Home Care for Veterans

When veterans of all ages have difficulty tending to their own basic care, it could be due to injuries, health issues, age, and other factors. Some of these veterans may be on limited incomes due toHome-Care-for-Veterans pensions, disability, or other sources. When they don’t have a lot of extra money every month, even the notion of hiring a home care aide can seem almost laughable.

After all, how could somebody even think about hiring a home care provider if they barely have enough to cover the rent, mortgage, utilities, food, and maybe even prescription medications?

One of the most common pieces of advice veterans of all ages seek out when needing home care services is how they can possibly pay for it.

That’s where the Aid and Attendance Benefit can play an important role.

The Aid and Attendance Benefit is a pension made available through the VA that was developed following World War I as way to help soldiers returning from battle get care at home. They may have been dealing with physical injuries or emotional trauma, which was then known as the shell shock. Through the years, it has become known as post-traumatic stress disorder.

This pension program, the Aid and Attendance Benefit, also expanded and now provides financial support to veterans of all ages, from all walks of life, who may have difficulty tending to their own basic care at home.

Why learning about this pension is so important.

There are an estimated 23 million veterans living in the United States right now (US News). Fewer than 1 million are taking advantage of this particular pension, or the Homebound pension, which is instrumental in helping them pay for home care support services.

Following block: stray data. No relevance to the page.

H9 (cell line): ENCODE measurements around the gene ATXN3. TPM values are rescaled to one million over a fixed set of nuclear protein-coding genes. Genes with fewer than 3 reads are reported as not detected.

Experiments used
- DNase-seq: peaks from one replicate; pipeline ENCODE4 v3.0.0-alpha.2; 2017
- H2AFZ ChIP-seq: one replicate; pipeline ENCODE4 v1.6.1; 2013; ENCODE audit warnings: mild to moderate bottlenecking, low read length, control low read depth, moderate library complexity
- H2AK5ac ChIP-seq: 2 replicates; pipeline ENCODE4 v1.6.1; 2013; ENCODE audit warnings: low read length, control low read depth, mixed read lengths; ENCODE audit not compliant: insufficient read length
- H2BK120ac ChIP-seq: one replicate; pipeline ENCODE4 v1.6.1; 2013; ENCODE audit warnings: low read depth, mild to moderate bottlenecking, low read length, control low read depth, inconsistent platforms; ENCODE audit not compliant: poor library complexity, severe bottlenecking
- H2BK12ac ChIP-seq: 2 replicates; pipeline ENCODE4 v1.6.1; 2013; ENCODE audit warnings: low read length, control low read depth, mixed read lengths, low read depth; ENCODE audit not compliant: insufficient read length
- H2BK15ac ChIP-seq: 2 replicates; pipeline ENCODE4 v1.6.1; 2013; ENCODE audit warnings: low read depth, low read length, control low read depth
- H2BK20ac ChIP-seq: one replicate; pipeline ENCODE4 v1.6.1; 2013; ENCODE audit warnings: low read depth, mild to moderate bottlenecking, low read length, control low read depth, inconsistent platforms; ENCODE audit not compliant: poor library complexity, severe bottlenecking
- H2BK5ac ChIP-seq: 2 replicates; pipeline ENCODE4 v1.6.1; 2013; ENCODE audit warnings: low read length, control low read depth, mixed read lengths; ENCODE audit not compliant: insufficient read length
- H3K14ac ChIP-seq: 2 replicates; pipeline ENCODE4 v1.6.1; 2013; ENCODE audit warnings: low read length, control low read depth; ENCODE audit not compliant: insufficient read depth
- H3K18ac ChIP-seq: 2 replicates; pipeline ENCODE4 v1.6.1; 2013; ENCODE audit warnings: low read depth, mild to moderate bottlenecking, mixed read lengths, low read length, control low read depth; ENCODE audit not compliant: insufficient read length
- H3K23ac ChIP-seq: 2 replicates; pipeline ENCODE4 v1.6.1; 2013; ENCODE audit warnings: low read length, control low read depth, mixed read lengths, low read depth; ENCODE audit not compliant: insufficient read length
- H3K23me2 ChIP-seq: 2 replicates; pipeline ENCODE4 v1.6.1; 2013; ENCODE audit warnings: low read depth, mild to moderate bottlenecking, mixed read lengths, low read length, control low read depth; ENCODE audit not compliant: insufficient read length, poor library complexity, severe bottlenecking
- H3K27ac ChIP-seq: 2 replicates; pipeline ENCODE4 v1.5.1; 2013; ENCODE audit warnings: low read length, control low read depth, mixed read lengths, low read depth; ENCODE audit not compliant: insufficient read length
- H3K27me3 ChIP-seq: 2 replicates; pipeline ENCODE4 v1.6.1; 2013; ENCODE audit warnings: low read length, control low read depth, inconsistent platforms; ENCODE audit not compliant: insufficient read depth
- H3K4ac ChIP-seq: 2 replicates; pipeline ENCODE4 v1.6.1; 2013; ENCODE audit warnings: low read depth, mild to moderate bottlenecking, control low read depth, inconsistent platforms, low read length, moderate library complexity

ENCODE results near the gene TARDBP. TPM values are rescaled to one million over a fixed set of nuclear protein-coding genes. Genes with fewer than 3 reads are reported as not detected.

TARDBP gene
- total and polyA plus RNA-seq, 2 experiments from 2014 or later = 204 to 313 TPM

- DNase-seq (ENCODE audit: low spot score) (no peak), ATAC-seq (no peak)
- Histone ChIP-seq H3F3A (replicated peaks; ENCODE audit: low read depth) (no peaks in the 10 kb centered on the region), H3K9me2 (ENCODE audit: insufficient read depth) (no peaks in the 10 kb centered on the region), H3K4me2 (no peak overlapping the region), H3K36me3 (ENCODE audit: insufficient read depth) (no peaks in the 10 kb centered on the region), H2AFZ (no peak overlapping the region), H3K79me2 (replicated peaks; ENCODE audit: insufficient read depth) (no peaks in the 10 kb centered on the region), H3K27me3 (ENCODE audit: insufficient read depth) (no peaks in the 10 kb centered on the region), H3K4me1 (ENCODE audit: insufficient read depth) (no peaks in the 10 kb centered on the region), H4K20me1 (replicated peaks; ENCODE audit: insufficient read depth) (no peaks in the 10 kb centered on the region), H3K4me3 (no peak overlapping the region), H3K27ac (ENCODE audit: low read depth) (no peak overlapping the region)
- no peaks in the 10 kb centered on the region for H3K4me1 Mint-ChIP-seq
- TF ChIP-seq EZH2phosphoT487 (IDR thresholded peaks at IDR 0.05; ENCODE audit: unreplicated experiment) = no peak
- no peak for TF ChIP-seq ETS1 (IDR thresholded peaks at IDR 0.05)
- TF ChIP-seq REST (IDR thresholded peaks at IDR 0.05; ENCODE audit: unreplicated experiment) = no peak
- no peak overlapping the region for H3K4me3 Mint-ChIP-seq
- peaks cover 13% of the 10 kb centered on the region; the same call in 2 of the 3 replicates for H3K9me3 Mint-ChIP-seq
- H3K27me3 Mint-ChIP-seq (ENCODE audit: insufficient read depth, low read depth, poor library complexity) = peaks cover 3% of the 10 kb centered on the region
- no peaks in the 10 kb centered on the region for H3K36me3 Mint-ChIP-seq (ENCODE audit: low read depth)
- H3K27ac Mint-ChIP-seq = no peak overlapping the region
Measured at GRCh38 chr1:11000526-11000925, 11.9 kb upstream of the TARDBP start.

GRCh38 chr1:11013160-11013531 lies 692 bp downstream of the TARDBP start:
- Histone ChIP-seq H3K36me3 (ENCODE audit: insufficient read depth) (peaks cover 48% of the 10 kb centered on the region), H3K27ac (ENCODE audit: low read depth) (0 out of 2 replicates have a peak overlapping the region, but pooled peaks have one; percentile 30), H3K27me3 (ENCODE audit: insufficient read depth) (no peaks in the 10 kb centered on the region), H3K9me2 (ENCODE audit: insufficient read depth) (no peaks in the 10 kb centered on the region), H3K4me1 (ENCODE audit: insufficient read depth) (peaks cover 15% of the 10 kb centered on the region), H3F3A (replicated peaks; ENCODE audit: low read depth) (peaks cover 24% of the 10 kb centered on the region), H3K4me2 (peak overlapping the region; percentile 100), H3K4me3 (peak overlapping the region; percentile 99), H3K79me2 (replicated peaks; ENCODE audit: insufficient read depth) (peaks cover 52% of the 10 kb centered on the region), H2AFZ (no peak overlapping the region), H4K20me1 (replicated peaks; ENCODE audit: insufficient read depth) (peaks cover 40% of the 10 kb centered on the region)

Many veterans simply are not aware of the Aid and Attendance Benefit because, unless they actually need some type of support and care at home, they wouldn’t even consider looking into something like this.

It’s true that not every veteran will qualify for this pension. There is time of service requirements that need to be met, when they served that becomes important (such as during a time of active combat, according to Congress), and income and asset threshold limits that need to be met.

If a veteran is on a very limited income and doesn’t have a tremendous amount of assets, aside from their primary house, for example, they should look into this particular pension. It could be the only way they will afford the home care support they need.

If you or a loved one are considering hiring home care for veterans, please contact the friendly staff at Veterans Care Coordination. Call today: 1-855-777-4693


About Kyle Laramie, Founder & CEO

Kyle founded Veterans Care Coordination in April 2011. As its founder and CEO of VCC, Kyle is driven by the memory of his grandfather, a World War II Veteran who unnecessarily missed out on essential VA benefits because Kyle’s family wasn’t aware of available opportunities. In recognition of his impact in leadership, Kyle was named to the St. Louis Business Journal’s prestigious “40 Under 40” list and St. Louis Small Business Monthly’s “100 St. Louisans to Know” in 2014. VCC was named a St. Louis Small Business Monthly “Top 20” small business and a finalist for the St. Louis Post Dispatch Top Workplace (2015-2022), St. Louis Business Journal Best Place to Work (2019 & 2022), and the Arcus Awards (2014). The team has served more than 14,000 Veteran clients and their families. Kyle frequently speaks on Veterans’ benefits, addressing conferences such as the Home Care Association of America and Decision Health. He is passionate about giving back and has built a charitable-minded organization that supports various philanthropic efforts.